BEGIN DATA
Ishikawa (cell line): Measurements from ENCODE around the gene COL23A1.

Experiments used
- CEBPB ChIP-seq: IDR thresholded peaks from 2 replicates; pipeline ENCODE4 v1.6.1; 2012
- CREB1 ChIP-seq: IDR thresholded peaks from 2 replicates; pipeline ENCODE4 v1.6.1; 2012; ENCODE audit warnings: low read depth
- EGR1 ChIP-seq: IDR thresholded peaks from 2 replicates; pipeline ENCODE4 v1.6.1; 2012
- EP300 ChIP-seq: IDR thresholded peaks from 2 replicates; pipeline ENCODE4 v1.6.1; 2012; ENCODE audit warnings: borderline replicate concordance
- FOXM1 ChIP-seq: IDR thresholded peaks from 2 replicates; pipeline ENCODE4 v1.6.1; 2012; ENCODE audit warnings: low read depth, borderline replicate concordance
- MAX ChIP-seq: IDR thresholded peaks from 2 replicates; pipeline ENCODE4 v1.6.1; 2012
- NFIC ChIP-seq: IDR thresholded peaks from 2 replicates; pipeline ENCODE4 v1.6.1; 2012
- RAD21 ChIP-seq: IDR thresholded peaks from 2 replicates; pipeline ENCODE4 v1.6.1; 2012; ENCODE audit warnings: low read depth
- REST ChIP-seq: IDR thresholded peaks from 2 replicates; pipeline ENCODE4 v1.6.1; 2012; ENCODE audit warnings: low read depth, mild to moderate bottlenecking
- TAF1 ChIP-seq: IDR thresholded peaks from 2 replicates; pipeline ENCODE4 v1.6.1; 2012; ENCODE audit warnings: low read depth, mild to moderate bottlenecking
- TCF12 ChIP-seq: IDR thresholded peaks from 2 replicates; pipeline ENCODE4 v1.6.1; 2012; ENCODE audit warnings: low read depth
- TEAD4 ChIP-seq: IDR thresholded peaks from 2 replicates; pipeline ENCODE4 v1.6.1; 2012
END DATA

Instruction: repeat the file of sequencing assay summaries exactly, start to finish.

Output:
Ishikawa (cell line): Measurements from ENCODE around the gene COL23A1.

Experiments used
- CEBPB ChIP-seq: IDR thresholded peaks from 2 replicates; pipeline ENCODE4 v1.6.1; 2012
- CREB1 ChIP-seq: IDR thresholded peaks from 2 replicates; pipeline ENCODE4 v1.6.1; 2012; ENCODE audit warnings: low read depth
- EGR1 ChIP-seq: IDR thresholded peaks from 2 replicates; pipeline ENCODE4 v1.6.1; 2012
- EP300 ChIP-seq: IDR thresholded peaks from 2 replicates; pipeline ENCODE4 v1.6.1; 2012; ENCODE audit warnings: borderline replicate concordance
- FOXM1 ChIP-seq: IDR thresholded peaks from 2 replicates; pipeline ENCODE4 v1.6.1; 2012; ENCODE audit warnings: low read depth, borderline replicate concordance
- MAX ChIP-seq: IDR thresholded peaks from 2 replicates; pipeline ENCODE4 v1.6.1; 2012
- NFIC ChIP-seq: IDR thresholded peaks from 2 replicates; pipeline ENCODE4 v1.6.1; 2012
- RAD21 ChIP-seq: IDR thresholded peaks from 2 replicates; pipeline ENCODE4 v1.6.1; 2012; ENCODE audit warnings: low read depth
- REST ChIP-seq: IDR thresholded peaks from 2 replicates; pipeline ENCODE4 v1.6.1; 2012; ENCODE audit warnings: low read depth, mild to moderate bottlenecking
- TAF1 ChIP-seq: IDR thresholded peaks from 2 replicates; pipeline ENCODE4 v1.6.1; 2012; ENCODE audit warnings: low read depth, mild to moderate bottlenecking
- TCF12 ChIP-seq: IDR thresholded peaks from 2 replicates; pipeline ENCODE4 v1.6.1; 2012; ENCODE audit warnings: low read depth
- TEAD4 ChIP-seq: IDR thresholded peaks from 2 replicates; pipeline ENCODE4 v1.6.1; 2012